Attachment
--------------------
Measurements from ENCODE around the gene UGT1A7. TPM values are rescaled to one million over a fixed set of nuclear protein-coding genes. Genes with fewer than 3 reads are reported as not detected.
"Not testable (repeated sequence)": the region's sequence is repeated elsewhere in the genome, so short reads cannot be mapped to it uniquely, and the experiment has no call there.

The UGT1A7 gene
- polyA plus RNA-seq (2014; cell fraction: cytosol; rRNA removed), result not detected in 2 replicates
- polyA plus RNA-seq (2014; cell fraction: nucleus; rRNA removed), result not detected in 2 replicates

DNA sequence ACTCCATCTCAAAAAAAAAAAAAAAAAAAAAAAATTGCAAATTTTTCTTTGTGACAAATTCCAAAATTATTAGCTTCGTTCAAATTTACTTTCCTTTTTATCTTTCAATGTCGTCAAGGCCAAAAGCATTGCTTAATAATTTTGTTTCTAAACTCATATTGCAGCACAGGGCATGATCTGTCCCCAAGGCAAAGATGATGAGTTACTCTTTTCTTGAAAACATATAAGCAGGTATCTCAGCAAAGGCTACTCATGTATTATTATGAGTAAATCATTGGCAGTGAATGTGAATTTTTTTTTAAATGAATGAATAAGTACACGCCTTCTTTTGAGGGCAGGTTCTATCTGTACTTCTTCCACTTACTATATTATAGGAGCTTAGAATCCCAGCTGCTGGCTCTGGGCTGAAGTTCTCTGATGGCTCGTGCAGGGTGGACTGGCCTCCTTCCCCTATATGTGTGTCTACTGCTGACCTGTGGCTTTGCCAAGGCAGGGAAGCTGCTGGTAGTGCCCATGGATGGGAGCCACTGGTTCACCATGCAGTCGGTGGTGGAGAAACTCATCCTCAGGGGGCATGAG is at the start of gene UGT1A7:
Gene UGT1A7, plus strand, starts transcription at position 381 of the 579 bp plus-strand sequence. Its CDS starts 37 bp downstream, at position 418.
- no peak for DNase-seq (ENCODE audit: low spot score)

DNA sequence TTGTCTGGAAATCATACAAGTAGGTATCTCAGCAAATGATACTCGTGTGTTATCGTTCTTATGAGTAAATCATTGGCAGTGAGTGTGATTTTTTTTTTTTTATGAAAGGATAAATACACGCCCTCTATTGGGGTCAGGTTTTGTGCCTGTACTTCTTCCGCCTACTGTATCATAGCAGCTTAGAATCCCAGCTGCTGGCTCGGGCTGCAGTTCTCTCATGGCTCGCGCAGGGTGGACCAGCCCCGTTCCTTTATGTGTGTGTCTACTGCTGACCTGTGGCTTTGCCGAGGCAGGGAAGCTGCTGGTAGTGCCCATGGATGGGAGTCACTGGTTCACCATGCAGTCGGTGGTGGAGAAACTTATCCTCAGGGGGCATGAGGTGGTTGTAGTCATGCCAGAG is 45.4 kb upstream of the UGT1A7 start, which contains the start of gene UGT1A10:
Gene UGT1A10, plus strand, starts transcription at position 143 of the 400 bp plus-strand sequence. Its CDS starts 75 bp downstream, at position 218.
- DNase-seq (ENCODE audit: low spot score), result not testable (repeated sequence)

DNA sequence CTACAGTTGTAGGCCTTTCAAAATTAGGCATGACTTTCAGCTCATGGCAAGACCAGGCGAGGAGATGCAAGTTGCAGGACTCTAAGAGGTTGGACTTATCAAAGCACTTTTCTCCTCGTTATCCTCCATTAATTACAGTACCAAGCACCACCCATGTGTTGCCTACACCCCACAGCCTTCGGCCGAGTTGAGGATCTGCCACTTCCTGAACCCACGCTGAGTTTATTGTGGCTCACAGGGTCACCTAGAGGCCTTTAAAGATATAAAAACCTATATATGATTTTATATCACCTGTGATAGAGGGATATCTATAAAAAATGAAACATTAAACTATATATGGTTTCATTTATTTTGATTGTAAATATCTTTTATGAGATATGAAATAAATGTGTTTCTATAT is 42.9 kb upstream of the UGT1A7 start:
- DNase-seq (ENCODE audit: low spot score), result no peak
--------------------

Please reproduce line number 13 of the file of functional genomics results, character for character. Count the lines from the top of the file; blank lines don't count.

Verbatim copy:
- DNase-seq (ENCODE audit: low spot score), result no peak